The J = 1 0 transition of HCl was detected in
emission with the KAO:
G. A. Blake, J Keene, and T. G. Phillips,
Chlorine in Dense Interstellar Clouds The Abundance of HCl in OMC-1
Astrophys. J. 295, 501506 (1985).
More recently, this transition was mapped with the CSO:
P. Schilke, T. G. Phillips, and N. Wang,
Hydrogen Chloride in OMC-1
Astrophys. J. 441, 334342 (1995).
The Hubble Space Telescope has been used to detect HCl in the diffuse
medium toward ζ Oph via its UV spectrum by:
S. R. Federman, J. A. Cardell, E. F. van Dishoek, D. L. Lambert, and J. H. Black,
Vibrationally Excited H2, HCl, and NO+ in the Diffuse Clouds toward ζ Ophiuchi
Astrophys. J. 445, 325329 (1995).
HCl was also seen with the KAO in absorption toward Sgr B2,
just as HF soon thereafter:
J. Zmuidzinas, G. A. Blake, J. Carlsstrom, J. Keene, and D. Miller,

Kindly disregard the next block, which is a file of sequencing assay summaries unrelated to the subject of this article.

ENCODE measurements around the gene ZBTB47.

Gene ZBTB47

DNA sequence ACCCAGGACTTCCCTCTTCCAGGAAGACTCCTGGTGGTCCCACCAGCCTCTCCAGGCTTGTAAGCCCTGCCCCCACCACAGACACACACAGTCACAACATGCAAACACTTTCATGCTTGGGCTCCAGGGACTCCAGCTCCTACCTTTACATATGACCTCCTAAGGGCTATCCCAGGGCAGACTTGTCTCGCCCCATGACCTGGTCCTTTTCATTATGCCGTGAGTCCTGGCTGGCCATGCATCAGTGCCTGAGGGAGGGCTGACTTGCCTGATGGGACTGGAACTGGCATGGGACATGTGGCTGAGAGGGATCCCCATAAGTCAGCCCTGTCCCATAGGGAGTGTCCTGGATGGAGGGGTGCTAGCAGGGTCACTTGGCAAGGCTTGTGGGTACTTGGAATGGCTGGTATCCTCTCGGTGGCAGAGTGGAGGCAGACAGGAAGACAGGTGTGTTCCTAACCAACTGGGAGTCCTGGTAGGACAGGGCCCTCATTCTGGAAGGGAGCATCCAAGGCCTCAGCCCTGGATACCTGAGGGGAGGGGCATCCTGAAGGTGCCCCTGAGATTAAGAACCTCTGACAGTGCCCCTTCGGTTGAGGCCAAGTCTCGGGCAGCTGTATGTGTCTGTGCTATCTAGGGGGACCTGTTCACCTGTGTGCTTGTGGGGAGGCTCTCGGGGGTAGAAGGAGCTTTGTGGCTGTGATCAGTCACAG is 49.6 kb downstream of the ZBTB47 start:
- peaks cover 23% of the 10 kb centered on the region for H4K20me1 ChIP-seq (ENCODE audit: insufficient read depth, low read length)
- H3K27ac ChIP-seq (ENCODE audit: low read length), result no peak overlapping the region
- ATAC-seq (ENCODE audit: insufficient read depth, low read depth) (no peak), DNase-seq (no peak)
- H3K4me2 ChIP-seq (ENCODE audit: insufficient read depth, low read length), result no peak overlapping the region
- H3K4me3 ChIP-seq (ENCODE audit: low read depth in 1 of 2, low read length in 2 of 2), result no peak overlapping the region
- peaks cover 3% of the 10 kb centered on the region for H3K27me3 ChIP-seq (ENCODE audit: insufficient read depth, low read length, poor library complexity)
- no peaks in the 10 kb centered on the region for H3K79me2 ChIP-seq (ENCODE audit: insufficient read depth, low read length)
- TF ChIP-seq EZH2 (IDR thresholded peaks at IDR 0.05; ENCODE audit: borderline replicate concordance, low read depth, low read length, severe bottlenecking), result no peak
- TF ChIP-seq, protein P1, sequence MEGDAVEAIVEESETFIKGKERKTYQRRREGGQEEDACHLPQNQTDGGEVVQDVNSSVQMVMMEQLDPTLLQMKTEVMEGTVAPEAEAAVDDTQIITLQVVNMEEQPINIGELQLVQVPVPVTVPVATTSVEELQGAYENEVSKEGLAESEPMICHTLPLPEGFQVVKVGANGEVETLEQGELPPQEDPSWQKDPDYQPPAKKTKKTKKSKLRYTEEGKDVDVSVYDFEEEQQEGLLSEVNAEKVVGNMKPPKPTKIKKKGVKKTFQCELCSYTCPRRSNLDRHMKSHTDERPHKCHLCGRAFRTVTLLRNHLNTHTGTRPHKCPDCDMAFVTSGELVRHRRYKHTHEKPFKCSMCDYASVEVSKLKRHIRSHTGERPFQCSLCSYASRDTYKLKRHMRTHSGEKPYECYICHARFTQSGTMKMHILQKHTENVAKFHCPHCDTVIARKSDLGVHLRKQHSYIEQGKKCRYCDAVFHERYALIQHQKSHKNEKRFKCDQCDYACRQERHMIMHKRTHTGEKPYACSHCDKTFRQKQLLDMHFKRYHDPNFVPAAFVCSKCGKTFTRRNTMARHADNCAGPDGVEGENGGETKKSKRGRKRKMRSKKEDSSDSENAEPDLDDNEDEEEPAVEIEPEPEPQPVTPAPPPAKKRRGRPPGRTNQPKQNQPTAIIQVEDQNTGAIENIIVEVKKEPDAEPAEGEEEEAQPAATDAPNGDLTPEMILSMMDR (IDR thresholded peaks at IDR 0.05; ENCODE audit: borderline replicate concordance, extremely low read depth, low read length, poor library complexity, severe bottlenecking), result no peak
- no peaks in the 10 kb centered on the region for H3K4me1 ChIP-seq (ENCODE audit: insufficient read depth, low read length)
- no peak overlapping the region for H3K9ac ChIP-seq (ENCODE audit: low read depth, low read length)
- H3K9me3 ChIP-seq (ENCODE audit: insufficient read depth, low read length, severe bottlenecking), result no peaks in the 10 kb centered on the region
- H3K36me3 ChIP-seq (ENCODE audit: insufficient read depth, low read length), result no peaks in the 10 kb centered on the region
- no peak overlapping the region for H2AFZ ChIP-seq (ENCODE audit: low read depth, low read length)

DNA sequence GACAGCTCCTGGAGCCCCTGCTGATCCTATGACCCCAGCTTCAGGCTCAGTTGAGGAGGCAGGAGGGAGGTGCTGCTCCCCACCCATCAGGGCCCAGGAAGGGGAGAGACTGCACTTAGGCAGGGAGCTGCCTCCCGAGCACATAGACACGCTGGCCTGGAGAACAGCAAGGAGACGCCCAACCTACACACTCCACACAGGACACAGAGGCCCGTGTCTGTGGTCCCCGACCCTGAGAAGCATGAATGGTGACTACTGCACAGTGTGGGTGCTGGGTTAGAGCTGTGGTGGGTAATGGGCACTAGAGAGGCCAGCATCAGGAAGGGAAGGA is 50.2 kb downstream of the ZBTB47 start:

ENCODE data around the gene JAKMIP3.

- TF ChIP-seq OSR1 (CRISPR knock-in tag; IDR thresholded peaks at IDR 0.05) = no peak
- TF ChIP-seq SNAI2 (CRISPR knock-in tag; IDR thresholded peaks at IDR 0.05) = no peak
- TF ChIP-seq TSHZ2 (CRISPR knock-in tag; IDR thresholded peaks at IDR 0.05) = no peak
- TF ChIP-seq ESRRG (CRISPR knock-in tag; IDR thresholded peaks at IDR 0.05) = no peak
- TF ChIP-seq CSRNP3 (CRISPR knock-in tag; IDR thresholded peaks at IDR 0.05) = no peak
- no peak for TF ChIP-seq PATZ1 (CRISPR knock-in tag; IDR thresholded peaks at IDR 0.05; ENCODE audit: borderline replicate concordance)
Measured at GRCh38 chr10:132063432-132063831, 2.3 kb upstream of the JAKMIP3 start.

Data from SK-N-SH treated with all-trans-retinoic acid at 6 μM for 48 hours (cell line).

HCl Absorption Toward Sagittarius B2
Astrophys. J. 447, L125L128 (1995).
The molecule is also present in the circumstellar envelope of the
carbon rich star CW Leo:
J. Cernicharo, L. Decin, M. J. Barlow, et al.,
Detection of Anhydrous Hydrochloric Acid, HCl, in IRC +10216 with the Herschel SPIRE and PACS spectrometers
Astron. Astrophys. 518, Art. No. L136 (2010).
Several rovibrational transitions of HCl around 2850 cm1
or 3.5 μm were detected in absorption with CRIRES at the Very Large
Telescope and, more extensively, with IRCS at the Subaru Telescope toward
CRL 2136 by:
M. Goto, T. Usuda, T. R. Geballe, K. M. Menten, N. Indriolo, and D. A. Neufeld,
Fundamental Vibrational Transitions of Hydrogen Chloride Detected in CRL 2136
Astron. Astrophys. 558, Art. No. L5 (2013).